who invented the "quenelle," gained half a million friends and followers on social networks; and groundless anti-Semitic conspiracy theories reached every house.
In Chile and Argentina, a rumor was started online that the IDF was working to conquer Patagonia in order to establish a Jewish state there, and that Jewish millionaire Eduardo Elsztain had even bought it from the Argentinean president in exchange for cancelling the country's debt to the World Bank.
In Venezuela, Israel was blamed for the death of President Hugo Chavez and accused of attempting to inflame a third world war in which Israel will attack China and Russia.
"In Russia, the Jews are blamed for all of the country's troubles, including the economic situation, and so members of the opposition one hand and Putin's regime on the other hand are accused of selling themselves to Jewish capital," the report says.
Some 100 anti-Semitic websites have been recorded in Italy, in Canada there is an increase in online harassment, and even Web surfers in Kyrgyzstan are blaming the economic and social problems on the Jews.
Social networks in Mexico recorded in the beginning of the year a wave of anti-Semitic expressions related to the Holocaust, like "I'm burning like a Jew," which reached the sixth place on the Twitter popularity list. Another tweet combined a children's game with a picture of dead Jews in a concentration camp.
"The fact that although there was no military conflict between Israel and the Palestinians, there was still no drop in the amount of anti-Israel statements and actions, once again pulls the rug from under the feet of those who argue that the Jewish-Arab conflict is the reason for the rise in anti-Semitism," Minister Bennett notes in the introduction.
The report itself notes that "the anti-Zionism, which is mainly prevalent among the Left and has already become an integral part of the regular worldview of individuals and groups within it, can be defined as a cultural code replacing anti-Semitism and allowing its distributors to deny any connection to anti-Semitism. This denial is defined by researches today as 'anti-Semitism denial' – like Holocaust denial."
But there are those who don’t take the trouble to distance themselves from anti-Semitism. In Russia and Ukraine, for instance, where physical and verbal expressions of hatred have become an inseparable part of the local Jewish communities' lives – without the customary discussions in the West about Israel's status and actions.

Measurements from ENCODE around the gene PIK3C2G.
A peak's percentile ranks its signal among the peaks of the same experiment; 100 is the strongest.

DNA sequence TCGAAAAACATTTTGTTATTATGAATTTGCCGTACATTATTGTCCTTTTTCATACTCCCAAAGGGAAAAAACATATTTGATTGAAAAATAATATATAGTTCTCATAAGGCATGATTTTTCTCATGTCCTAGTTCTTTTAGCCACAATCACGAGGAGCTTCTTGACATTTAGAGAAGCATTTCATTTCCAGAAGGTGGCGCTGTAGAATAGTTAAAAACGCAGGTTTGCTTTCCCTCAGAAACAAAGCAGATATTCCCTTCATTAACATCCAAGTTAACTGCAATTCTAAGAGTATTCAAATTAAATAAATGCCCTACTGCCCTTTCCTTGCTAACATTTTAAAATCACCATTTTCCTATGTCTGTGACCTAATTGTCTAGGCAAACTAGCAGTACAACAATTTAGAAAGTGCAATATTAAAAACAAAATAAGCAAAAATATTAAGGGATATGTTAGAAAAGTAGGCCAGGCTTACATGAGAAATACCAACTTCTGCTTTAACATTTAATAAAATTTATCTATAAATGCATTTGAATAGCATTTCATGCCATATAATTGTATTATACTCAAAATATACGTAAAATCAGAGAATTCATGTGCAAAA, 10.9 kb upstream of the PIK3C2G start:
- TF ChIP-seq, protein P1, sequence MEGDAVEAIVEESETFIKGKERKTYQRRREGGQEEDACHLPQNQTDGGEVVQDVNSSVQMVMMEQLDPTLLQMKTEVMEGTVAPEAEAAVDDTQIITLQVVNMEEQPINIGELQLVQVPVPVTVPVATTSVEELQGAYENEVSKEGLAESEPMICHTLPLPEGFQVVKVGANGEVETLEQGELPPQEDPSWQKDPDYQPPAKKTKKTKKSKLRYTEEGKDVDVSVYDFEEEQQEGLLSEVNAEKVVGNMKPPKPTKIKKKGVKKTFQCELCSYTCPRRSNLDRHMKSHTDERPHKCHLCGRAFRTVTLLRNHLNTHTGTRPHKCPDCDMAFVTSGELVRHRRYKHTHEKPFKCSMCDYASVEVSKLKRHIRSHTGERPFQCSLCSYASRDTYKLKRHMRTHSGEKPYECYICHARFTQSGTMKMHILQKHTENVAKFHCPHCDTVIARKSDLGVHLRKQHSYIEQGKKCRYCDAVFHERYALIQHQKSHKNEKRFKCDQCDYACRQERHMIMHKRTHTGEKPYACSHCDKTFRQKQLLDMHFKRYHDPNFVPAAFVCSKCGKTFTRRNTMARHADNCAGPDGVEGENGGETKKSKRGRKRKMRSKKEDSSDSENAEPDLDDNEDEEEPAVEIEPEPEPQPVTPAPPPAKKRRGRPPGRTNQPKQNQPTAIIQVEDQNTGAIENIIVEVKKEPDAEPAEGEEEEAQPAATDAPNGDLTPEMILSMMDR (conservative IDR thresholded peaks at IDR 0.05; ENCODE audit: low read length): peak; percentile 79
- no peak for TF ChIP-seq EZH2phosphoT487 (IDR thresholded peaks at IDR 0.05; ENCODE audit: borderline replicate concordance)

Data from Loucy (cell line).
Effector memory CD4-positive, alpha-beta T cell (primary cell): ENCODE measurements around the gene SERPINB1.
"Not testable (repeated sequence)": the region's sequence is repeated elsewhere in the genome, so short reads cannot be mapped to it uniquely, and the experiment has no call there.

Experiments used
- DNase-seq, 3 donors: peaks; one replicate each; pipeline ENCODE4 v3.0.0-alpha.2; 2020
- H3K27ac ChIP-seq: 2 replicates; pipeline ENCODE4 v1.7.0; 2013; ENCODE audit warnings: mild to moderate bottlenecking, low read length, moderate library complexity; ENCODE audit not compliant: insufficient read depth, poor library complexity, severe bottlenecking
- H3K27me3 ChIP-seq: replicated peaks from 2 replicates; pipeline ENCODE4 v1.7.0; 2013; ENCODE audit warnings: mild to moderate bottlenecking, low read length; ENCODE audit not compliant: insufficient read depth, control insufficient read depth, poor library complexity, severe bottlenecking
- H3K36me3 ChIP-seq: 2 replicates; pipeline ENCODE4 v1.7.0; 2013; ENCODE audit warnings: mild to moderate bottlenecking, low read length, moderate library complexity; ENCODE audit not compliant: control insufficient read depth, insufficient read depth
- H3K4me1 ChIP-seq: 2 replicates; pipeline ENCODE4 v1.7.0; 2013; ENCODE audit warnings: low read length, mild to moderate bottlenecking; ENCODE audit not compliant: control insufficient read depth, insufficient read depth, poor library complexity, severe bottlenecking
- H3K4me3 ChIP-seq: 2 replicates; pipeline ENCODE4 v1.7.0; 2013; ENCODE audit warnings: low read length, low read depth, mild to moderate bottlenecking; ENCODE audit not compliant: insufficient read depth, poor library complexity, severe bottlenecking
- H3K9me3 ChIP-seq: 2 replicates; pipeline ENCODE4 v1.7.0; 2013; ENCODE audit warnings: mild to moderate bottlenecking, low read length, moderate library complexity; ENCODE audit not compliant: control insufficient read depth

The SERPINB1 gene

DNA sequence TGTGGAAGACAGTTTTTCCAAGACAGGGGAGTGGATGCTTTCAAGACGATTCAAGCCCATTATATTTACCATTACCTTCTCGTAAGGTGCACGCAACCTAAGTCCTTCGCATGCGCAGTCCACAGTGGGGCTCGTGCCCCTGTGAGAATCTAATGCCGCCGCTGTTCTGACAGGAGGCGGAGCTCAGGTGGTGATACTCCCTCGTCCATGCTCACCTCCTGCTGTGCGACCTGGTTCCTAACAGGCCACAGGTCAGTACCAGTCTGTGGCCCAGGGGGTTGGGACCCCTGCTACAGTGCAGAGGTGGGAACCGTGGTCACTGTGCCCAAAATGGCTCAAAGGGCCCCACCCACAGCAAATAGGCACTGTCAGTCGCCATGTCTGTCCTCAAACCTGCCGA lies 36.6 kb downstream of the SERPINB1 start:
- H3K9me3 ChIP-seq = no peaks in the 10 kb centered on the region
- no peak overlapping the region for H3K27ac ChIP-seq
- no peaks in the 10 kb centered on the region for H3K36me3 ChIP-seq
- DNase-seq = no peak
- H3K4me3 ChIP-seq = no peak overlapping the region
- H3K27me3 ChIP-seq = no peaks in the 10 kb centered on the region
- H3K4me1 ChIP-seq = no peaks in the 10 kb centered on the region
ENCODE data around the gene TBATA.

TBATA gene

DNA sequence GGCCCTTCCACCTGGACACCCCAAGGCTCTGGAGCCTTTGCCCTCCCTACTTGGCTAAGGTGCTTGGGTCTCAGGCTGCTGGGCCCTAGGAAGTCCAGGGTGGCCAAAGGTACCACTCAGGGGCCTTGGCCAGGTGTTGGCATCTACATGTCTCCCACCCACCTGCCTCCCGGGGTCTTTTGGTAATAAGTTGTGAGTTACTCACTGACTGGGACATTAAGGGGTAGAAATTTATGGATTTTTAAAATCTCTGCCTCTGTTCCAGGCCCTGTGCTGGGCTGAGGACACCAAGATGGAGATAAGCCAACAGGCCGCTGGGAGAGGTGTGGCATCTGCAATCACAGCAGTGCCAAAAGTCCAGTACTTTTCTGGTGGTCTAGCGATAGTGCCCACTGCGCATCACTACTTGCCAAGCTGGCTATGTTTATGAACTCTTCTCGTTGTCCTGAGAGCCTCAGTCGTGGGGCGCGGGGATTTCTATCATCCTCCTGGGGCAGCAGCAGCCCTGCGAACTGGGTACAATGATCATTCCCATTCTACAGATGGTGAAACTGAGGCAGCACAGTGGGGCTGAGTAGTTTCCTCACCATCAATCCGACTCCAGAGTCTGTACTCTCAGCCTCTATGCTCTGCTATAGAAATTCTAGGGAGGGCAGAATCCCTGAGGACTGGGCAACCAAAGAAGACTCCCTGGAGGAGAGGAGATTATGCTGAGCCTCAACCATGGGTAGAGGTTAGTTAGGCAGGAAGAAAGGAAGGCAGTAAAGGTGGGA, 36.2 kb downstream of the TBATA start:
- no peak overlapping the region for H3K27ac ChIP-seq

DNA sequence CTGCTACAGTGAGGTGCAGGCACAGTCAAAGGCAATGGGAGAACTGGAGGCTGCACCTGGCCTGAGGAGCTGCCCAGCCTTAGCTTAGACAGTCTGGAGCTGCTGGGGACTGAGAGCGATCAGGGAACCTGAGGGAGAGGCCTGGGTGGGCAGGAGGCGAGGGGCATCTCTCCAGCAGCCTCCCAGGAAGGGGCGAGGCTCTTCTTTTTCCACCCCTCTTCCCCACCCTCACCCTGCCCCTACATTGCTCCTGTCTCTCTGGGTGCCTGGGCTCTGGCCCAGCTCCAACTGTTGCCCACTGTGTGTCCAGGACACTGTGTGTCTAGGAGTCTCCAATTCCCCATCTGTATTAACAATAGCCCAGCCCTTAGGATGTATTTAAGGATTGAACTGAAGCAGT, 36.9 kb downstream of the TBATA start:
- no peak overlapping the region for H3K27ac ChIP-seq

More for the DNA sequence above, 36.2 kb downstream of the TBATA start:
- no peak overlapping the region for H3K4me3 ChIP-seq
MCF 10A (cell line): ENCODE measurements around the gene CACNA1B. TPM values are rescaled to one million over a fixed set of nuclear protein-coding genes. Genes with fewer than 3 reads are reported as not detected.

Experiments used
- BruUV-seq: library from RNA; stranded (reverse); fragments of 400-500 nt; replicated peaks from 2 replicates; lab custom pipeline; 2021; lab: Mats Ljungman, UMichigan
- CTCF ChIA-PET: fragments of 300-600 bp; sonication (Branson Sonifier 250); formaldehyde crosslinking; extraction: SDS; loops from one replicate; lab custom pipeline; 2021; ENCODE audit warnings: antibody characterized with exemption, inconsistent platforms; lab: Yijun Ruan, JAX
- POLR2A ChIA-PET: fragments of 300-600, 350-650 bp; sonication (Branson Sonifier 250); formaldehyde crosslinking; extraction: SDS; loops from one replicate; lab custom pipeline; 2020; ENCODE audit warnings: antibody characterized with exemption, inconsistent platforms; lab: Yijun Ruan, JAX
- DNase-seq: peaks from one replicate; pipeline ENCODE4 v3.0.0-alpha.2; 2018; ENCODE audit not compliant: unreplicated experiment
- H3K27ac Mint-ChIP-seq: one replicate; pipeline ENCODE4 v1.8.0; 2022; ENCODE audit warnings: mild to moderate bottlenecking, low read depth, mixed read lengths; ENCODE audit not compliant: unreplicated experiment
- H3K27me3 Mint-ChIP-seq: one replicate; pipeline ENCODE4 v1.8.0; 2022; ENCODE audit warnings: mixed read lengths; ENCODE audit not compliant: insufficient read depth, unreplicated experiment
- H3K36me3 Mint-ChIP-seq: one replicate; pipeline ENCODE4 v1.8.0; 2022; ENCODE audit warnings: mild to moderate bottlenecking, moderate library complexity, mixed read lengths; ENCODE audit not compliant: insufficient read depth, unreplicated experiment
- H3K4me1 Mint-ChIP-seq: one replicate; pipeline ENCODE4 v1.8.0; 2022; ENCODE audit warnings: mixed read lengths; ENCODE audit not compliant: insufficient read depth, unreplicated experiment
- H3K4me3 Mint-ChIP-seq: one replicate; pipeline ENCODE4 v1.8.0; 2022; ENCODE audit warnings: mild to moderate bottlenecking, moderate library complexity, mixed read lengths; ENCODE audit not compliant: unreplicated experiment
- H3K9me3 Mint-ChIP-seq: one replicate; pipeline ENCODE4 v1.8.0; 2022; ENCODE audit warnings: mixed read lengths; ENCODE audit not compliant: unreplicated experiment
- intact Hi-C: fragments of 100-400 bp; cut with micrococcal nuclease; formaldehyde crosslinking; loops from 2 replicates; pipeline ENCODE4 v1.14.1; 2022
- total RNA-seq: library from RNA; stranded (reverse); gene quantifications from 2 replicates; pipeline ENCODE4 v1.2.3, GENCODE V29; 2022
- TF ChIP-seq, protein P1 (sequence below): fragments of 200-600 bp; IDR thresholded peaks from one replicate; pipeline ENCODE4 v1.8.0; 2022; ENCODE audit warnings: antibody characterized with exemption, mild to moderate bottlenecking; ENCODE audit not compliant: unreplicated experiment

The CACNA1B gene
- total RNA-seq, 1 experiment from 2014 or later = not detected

In the Arab world, the Diaspora Ministry report points to popular anti-Semitic perceptions and accusing Israel and the Jews of conspiratorial involvement in incidents between rival camps in the Arab world, relying on the Protocols of the Elders of Zion,
blood libels and images from the Nazi lexicon.
For example, Syrian newspaper al-Thawra, the Assad regime's mouthpiece, claimed that the Zionists were aspiring to take over the world inspired by the Protocols, were inflaming wars and conflicts and were responsible for the civil war in the country.
The website of Palestinian news agency Maan published an article "proving" that those fabricated documents were authentic, and the Palestinian Authority's television channel said the Jews were planning to corrupt the Muslims "through women and wine" – a strategy which also originates in the Protocols of the Elders of Zion.
In addition, Turkish Prime Minister Recep Tayyip Erdogan accused Israel of being responsible for the ouster of Egyptian President Mohamed Morsi, in Jordanian newspaper al-Arab al-Yawm a writer wondered whether US President Barack Obama knew that the Jews use Christian blood to bake matzot on Passover, and Egyptian newspaper Misr al-Jadida accused Israel of distributing drugs in a bid to harm the Palestinian youth in east Jerusalem.
Another example of the "modern" anti-Semitism in the Arab world is the way Adolf Hitler inspires commercials both in Saudi Arabia and in Dubai. A cartoon carried in August by protestors in Egypt and east Jerusalem and spread in social networks, stated that the big difference between Hitler and General al-Sisi was that Hitler killed Jews for his people while al-Sisi was killing his people for the Jews.
The report notes that the past year provided a glimpse into the situation of the few Jews left in Arab countries because of expressions of hatred. In January 2013, pictures of a Jewish cemetery desecrated in Tunisia were spread on social networks. The situation of the Jews of Djerba, about 1,000, is difficult and they live in fear after their main synagogue and school were damaged.
The chief rabbi and head of Yemen's Jewish community, Yehie Yosef Salim, spoke in a television interview in his country about the segregation and persecution. He cut off his side locks so as not to be harassed on the streets of Saada.
"The Jews serve as victims of the struggle between the forces of the main government and the rebel Shiite Khoti tribe in the northern part of the country, which al-Qaeda activists teamed up with in the 2000s," the report states.
Yet the report does praise a "handful of brave liberals (in the Muslim world) which condemn anti-Semitism and even combat it." They take part in interfaith dialogues, in conferences about the Holocaust and its education and in visits to Auschwitz and Yad Vashem.
"At first sight, one may find signs of optimism in the annual report, as compared to the previous year there has not been an apparent increase in the amount of anti-Semitic incidents around the world," Minister Bennett concluded. "But the truth is that essentially the situation has only become worse.
"Although there were no noticeable incidents this year which created a major global buzz, 2013 was the year in which the anti-Semitic atmosphere swept over the lives of Jews around the world in general and in Europe in particular. We cannot accept this reality."